4.3 Trial excavation

One trench, 6m by 1.6m in area, was excavated across a field boundary about 5m upslope from the outlying roundhouse A. The boundary lies at the lower edge of a field enclosure (F2), which continues to the north-east but the whole extent of which cannot be traced. The location for the trench was chosen because the boundary was in relatively good condition and showed some slight terracing, which was absent from other boundaries. There was therefore some potential for surviving stratigraphy and environmental information, while the proximity to roundhouse A provided the possibility of some associated cultural and dating evidence.

The boundary here ran approximately along the contour towards roundhouse A, becoming lower and indistinct about 4m from the wall of the house. Another similar boundary approached the house from the opposite side on a different angle, again becoming indistinct on the surface before reaching the house. These two boundaries were clearly aligned on the house, indicating that they were contemporary with or later than the house (Figure 10).

Figure 12
Figure 12: Braich y Gornel: A, Plan after removal of topsoil; B, North-facing section of trench and soil test pits

The boundary was visible on the surface as a line of large, irregular glacial boulders (6), with a slight raised terrace on its upslope side. In places some of the boulders seemed to have slipped down the slope out of the boundary. Others, still in situ, showed some evidence that they had been positioned so as to create a (discontinuous) front 'face' for the boundary. In the terrace area upslope from the boundary the topsoil proved to be very shallow and overlaid a fairly continuous horizontal layer of small stones (Figure 12, 3). The stony layer 3 is interpreted as a worm-sorted horizon at the top of a deeper soil, (4), which was a friable, mid- to dark brown mixed stony soil about 0.2m deep. This lay over the natural subsoil of slightly compact orange-brown stony silt (9). Immediately upslope of the main boundary boulders (6), and forming the bulk of the boundary, was a layer of smaller stones (7). Beneath these was a layer (26), similar to (4) and most likely a continuation of it, which was therefore likely to be a remnant of soil contemporary with the boundary use or construction; this contained some charcoal.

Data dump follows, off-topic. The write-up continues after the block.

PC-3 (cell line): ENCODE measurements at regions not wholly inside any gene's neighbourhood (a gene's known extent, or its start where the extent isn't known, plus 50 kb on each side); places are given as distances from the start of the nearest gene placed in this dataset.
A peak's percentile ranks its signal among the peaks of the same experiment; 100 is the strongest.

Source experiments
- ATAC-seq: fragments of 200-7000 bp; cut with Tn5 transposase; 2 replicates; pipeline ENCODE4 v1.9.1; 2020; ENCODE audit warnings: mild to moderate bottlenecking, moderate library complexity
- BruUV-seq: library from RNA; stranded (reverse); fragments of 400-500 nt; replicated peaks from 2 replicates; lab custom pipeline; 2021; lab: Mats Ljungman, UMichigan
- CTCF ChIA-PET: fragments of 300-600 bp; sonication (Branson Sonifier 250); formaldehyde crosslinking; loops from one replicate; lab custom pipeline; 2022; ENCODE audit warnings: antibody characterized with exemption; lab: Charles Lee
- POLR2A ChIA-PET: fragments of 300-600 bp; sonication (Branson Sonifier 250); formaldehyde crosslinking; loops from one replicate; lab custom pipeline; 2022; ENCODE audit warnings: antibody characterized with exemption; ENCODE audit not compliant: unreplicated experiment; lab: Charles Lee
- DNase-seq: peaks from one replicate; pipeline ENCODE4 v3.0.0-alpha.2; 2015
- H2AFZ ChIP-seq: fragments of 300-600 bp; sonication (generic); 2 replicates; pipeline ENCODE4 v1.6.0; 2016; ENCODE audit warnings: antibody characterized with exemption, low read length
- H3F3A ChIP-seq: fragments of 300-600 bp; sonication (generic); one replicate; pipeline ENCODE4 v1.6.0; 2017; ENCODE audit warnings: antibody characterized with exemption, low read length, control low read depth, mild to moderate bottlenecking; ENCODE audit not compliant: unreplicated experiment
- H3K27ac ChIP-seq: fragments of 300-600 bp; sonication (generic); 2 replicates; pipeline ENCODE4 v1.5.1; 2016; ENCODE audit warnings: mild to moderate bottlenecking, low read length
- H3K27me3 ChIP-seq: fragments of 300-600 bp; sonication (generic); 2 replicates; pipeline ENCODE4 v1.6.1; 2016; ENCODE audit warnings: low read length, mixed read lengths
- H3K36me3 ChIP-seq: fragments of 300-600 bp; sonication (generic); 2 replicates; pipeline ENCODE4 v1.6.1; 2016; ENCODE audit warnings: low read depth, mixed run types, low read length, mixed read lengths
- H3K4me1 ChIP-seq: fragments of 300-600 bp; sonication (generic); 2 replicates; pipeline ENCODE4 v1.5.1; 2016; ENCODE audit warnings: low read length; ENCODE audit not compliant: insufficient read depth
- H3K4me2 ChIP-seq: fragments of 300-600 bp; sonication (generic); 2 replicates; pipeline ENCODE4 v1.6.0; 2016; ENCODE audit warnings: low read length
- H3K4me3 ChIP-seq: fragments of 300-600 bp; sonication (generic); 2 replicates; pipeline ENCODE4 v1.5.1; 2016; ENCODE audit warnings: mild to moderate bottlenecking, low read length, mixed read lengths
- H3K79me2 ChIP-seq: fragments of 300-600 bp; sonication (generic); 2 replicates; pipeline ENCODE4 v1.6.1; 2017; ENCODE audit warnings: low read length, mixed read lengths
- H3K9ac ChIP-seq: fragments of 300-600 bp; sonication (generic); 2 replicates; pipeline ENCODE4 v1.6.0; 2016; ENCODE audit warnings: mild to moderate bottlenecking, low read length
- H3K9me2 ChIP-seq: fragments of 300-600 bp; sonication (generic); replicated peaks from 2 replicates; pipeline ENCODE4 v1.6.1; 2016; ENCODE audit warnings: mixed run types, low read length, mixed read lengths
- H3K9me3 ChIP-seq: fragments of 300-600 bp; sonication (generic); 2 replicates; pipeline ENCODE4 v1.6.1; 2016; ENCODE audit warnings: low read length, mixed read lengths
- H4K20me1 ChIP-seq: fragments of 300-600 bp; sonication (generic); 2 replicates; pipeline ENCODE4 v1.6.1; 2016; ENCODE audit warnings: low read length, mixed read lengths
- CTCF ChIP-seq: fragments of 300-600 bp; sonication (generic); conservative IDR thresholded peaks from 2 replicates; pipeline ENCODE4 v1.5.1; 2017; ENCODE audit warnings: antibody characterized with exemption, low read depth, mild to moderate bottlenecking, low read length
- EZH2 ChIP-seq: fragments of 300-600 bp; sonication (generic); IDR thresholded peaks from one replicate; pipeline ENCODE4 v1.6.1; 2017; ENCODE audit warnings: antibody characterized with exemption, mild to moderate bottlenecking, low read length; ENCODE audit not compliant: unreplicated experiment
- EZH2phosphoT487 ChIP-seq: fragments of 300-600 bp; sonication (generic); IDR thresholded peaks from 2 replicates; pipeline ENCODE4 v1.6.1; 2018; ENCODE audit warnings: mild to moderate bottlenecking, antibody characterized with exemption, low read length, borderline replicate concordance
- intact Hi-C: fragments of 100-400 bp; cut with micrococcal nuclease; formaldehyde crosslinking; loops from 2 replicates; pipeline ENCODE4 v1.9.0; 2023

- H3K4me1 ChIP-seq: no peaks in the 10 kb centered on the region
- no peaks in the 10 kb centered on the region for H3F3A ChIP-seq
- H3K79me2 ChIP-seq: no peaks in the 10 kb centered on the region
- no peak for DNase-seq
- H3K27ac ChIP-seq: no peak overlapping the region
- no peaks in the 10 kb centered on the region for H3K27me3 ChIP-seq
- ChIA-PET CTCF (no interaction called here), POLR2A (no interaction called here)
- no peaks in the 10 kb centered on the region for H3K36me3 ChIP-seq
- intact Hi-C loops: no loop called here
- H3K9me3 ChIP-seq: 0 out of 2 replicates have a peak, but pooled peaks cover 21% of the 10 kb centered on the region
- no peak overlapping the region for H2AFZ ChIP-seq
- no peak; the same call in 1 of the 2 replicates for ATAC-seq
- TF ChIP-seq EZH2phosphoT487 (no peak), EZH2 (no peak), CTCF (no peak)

Downslope from the boundary was layer (5), of stones similar in size to those of (7). These stones overlaid layer (10), a mid-brown silt with yellow-brown mottles overlying the subsoil (11). Layer (10) contained two pieces of charcoal, one of which was submitted for radiocarbon dating.

The facing stones (6) were embedded in the subsoil with no actual buried soil underneath them. However, two of the 'facing' stones had slipped downslope, and one overlay a humic layer (13), possibly a former turf surface; this was sampled for possible pollen analysis (samples 7 and 11). Other small block samples were taken from layers (4) (sample 6) and (10) (sample 8) for possible soil micromorphological analysis. Two small soil test pits (TP1 and TP2 on Figure 10) were excavated upslope and downslope from the trench and these showed a continuation of the same stratigraphy.

A further two small soil test pits were also excavated, one upslope and one downslope from the field boundary bank at the lower edge of field F3 to the west (Figure 10, TP3 and TP4). This was sub-rectangular and the most regular-shaped of the fields here. The small size and regular shape suggests a planned design appropriate for cultivation although there was negligible surface evidence of terracing at the lower edge of the field. This lower boundary lay at the bottom of the hill slope with more level, marshy land to the south-east. The test pits were designed to compare the depth and type of soil within the field with that immediately outside it. TP3, located within the early field, showed a stony layer above a silty loam to a depth of 0.2m above orange-brown clayey subsoil, a similar stratigraphy to that found in Trench 1. In contrast, TP4, outside the field, revealed deep, undisturbed topsoil over a stony horizon which lay directly over the orange-brown subsoil. There seemed a good indication, therefore, that there had been some cultivation, or at least different land use, of the area within the field as compared to outside the field.


Internet Archaeology is an open access journal. Except where otherwise noted, content from this work may be used under the terms of the Creative Commons Attribution 3.0 (CC BY) Unported licence, which permits unrestricted use, distribution, and reproduction in any medium, provided that attribution to the author(s), the title of the work, the Internet Archaeology journal and the relevant URL/DOI are given.

Terms and Conditions | Legal Statements | Privacy Policy | Cookies Policy | Citing IA

Internet Archaeology content is preserved for the long term with the Archaeology Data Service. Help sustain and support open access publication by donating to our Open Access Archaeology Fund.